29th June 2020, Dr Chee L Khoo
One in three patients with diabetes will develop diabetic foot ulcers (DFU). This typically occurs in the setting of peripheral artery disease, peripheral neuropathy and trauma. Foot ulcers invariably leads to lower extremity amputation (LEA) and both are associated with significant morbidity and mortality. We know that poor glycaemic control contributes to the development of DFU and LEA. We also have evidence that intensive glycaemic control can reduce the risk of both. What about intensive control AFTER the development of DFU and LEA? Does intensive glycaemic control assist in wound healing and reduce the progression from DFU to LEA in patients who already have DFU?
Glucose and DFU
DFU and retinopathy represent the two classic microvascular complications resulting from suboptimal glucose control. Tight glycaemic control has been demonstrated in many landmark studies (including DCCT, UKPDS) to reduce the incidence of the complications. Patients with diabetes on average lose 6-8 years of their life expectancy but 15-16 years of disease-free life. A 2017 meta-analysis by Kim et al., which evaluated a broad number of laboratory findings associated with LEA in DFU patients, found that higher HbA1c and fasting glucose were associated with higher amputation rate (1).
Patients with DFU and LEA would have to be one of those significant disabilities that will greatly affect our patients’ functional status. Once a patient has DFU and LEA, most physical activity and exercise recommendations goes out the window or needs to be heavily modified.
The diabetic foot – out of sight, out of mind
With the advent of EPC and care plans, most patients with diabetes have their foot care managed by the podiatrist. This part of the diabetes care can often be forgotten in primary care. Further once a patient developed DFU +/- LEA the foot care is managed by the high-risk foot service locally. They do a terrific job. There are often other specialists at the clinic including endocrinologist. However, they are usually seen every three to six months if they are stable. Glucose control is included in the total management but they are often only reviewed every three months. Once a patient has DFU +/- LEA, will further intensive glycaemic control help? Or is it all too late?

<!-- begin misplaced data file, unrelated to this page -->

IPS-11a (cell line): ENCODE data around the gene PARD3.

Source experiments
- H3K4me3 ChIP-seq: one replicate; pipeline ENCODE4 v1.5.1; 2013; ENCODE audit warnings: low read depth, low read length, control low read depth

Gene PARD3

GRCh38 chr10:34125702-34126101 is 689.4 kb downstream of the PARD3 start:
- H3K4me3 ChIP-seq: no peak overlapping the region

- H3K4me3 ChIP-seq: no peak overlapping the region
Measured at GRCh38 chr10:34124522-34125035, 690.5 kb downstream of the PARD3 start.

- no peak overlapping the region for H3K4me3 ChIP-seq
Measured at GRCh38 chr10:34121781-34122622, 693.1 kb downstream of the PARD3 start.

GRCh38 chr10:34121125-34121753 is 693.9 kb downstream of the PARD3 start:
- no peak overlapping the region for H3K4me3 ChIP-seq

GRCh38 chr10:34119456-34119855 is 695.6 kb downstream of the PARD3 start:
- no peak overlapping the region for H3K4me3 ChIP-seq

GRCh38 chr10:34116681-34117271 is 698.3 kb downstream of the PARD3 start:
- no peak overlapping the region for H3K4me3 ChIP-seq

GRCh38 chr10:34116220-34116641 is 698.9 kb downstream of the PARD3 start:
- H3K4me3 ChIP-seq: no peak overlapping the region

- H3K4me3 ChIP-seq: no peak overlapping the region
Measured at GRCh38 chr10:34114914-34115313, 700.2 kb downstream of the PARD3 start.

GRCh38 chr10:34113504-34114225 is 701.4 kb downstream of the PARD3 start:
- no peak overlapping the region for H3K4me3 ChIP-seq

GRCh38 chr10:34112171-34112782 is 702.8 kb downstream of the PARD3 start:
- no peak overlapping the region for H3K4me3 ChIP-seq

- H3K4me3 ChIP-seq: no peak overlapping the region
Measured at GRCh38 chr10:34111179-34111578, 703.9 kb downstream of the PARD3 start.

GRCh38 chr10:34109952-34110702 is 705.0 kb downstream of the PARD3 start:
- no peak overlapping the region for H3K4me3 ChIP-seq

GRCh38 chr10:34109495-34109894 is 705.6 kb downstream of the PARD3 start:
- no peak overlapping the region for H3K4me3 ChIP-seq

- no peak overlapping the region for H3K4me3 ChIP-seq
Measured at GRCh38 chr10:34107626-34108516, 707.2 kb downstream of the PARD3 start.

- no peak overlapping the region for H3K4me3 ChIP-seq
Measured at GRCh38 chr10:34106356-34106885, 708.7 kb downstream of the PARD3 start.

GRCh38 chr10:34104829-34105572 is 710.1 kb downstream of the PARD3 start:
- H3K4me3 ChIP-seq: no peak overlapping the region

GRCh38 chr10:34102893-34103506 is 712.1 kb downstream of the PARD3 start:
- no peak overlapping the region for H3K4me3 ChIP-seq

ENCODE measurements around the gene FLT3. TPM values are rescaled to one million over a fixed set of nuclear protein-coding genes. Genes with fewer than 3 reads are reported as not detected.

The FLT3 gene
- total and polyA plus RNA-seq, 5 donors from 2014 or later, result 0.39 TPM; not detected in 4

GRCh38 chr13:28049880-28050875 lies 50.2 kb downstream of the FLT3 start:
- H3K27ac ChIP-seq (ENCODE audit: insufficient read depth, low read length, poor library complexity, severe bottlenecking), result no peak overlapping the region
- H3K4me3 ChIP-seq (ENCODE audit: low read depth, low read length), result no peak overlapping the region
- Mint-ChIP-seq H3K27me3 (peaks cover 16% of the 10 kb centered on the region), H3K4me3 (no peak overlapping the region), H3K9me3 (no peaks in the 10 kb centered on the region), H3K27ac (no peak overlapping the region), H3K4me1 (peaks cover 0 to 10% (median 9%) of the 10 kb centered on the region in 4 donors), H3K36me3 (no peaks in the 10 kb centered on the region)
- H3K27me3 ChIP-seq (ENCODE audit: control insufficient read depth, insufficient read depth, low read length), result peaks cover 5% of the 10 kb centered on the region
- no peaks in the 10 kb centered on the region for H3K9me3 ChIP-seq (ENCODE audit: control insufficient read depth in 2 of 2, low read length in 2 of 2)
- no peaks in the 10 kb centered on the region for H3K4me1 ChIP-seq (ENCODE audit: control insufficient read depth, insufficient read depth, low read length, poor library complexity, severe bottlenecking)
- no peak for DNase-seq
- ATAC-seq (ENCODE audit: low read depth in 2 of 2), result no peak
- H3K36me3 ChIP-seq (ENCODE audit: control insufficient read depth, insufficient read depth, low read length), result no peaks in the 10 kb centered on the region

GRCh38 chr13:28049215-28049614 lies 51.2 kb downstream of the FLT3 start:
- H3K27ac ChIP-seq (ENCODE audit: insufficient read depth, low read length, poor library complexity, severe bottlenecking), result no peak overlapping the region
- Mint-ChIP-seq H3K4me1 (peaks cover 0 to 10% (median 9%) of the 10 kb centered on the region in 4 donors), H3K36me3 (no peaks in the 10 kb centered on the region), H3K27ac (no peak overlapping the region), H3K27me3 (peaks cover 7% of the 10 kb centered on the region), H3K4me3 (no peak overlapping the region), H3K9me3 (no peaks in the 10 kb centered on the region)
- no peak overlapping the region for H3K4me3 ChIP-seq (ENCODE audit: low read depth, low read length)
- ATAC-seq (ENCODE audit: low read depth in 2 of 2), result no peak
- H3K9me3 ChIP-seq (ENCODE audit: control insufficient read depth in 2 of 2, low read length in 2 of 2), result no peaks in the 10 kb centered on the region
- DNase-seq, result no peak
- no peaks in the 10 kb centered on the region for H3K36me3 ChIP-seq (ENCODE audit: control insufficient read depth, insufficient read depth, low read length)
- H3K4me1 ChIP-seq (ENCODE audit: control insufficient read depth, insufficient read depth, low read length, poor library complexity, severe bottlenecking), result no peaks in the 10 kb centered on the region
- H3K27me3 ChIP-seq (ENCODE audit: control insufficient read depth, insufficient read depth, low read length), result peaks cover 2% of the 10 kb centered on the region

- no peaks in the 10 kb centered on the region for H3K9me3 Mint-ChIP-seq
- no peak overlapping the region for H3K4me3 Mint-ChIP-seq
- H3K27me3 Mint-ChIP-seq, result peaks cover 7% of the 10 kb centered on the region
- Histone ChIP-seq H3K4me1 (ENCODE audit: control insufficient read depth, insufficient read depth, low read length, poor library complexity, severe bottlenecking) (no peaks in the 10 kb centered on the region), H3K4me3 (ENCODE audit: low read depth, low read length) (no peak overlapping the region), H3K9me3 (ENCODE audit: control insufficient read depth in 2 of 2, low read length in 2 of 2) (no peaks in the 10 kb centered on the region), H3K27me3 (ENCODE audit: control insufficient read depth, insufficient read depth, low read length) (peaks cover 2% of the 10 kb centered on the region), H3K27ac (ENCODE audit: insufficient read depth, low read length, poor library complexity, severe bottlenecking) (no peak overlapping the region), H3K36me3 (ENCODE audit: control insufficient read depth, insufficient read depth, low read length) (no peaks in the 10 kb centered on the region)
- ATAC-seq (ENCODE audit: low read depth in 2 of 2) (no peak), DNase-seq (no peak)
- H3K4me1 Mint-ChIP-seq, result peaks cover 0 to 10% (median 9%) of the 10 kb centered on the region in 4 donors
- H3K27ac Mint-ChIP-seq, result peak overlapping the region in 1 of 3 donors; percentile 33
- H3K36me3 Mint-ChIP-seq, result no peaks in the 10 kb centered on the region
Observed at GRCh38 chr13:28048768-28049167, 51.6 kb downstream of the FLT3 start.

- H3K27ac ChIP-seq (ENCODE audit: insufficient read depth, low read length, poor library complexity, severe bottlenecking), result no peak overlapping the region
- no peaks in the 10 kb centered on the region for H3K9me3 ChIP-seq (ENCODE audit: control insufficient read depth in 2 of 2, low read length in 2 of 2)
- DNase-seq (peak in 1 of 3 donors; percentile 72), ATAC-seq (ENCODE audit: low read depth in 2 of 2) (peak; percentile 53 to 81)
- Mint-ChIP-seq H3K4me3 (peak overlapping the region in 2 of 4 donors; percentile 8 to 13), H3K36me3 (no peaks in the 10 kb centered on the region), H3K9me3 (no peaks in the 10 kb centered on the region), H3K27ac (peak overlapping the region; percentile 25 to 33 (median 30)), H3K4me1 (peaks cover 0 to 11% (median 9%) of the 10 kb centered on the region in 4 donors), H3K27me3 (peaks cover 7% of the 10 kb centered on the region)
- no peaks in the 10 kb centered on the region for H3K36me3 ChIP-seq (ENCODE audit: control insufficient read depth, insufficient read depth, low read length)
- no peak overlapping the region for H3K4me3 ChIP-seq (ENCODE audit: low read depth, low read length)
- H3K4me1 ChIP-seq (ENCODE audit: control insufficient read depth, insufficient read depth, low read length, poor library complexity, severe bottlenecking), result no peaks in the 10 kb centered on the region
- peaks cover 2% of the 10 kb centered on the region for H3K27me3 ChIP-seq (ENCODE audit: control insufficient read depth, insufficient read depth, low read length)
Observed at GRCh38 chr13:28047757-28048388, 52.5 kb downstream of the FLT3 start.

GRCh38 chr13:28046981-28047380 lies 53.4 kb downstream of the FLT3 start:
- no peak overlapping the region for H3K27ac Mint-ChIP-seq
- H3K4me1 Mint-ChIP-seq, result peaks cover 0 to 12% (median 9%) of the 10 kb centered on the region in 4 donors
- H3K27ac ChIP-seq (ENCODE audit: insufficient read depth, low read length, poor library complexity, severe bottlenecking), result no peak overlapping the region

Studies on the effects of tight glycaemic control on wound healing is conflicting. The study by Musa et al. found that an HbA1c > 7% was associated with a significant reduction of wound healing (2). In another study by Bergellini et al., which reported HbA1c as a continuous independent variable, found that each 1 point increase in HbA1c was associated with a significantly increased odds of wound healing (OR 1.80; 95% CI, 1.20–2.80), after adjusting for serum creatinine and diabetes duration (3).
On the other hand, a study by Sanniec et al. found no significant association (4).
In a recent systematic review and meta-analysis of 60 observation studies, Lane et al explored the relationship between glycaemic control and wound healing and LEA in patients who already have DFU (5). They found that hyperglycaemia (higher HbA1c and higher fasting glucose) was associated with increased likelihood of LEA among subjects with DFUs.
For HbA1c, this association persisted in studies that compared subjects with an HbA1c ≥8% to those with an HbA1c < 8%, but not in studies that compared subjects with an HbA1c > 7–7.5% to those with an HbA1c ≤7–7.5%.
Considering that many patients with DFUs have advanced diabetes-related complications, an HbA1c target of 7% to 8% is likely appropriate for most of these patients and aligns with general practice guidelines. There does not appear to be compelling evidence supporting tight glycaemic control for the purpose of improving wound healing, though definitive evidence would require rigorously conducted cohort studies or RCTs with prospectively collected A1Cmeasurements and other confounding factors.
While our high-risk foot service team provides an efficient and excellent service in managing patients with high risk feet including patients who already have DFUs, the glycaemic control remains the domain of the general practitioner in primary care. It would be ideal to achieve optimal glycaemic control to minimise diabetic foot disease but often, by the time we see the patient, a lot of microvascular damage has been done and we have to manage the DFUs. It is still vital that we maintain optimal glycaemic control to facilitate wound healing and reduce the development of lower limb amputation.
- Kim JL, Shin JY, Roh SG, Chang SC, Lee NH. Predictive laboratory findings of lower extremity amputation in diabetic patients: meta-analysis. Int J Low Extrem Wounds 2017;16:260-8.
- Musa HG, Ahmed ME. Associated risk factors and management of chronic diabetic foot ulcers exceeding 6 months’ duration. Diabet Foot Ankle 2012;3.
- Bargellini I, Petruzzi P, Scatena A, Cioni R, Cicorelli A, Vignali C, et al. Primary infrainguinal subintimal angioplasty in diabetic patients. Cardiovasc Intervent Radiol 2008;31:713-22.
- Sanniec K, Nguyen T, van Asten S, Fontaine J, Lavery LA. Split-thickness skin grafts to the foot and ankle of diabetic patients. J Am Podiatr Med Assoc 2017;107:365-8.
- K.L. Lane,M.S. Abusamaan, B.F. Voss, et al., Glycemic control and diabetic foot ulcer outcomes: A systematic review and meta-analysis of observat…, Journal of Diabetes and Its Complications, https://doi.org/10.1016/j.jdiacomp.2020.107638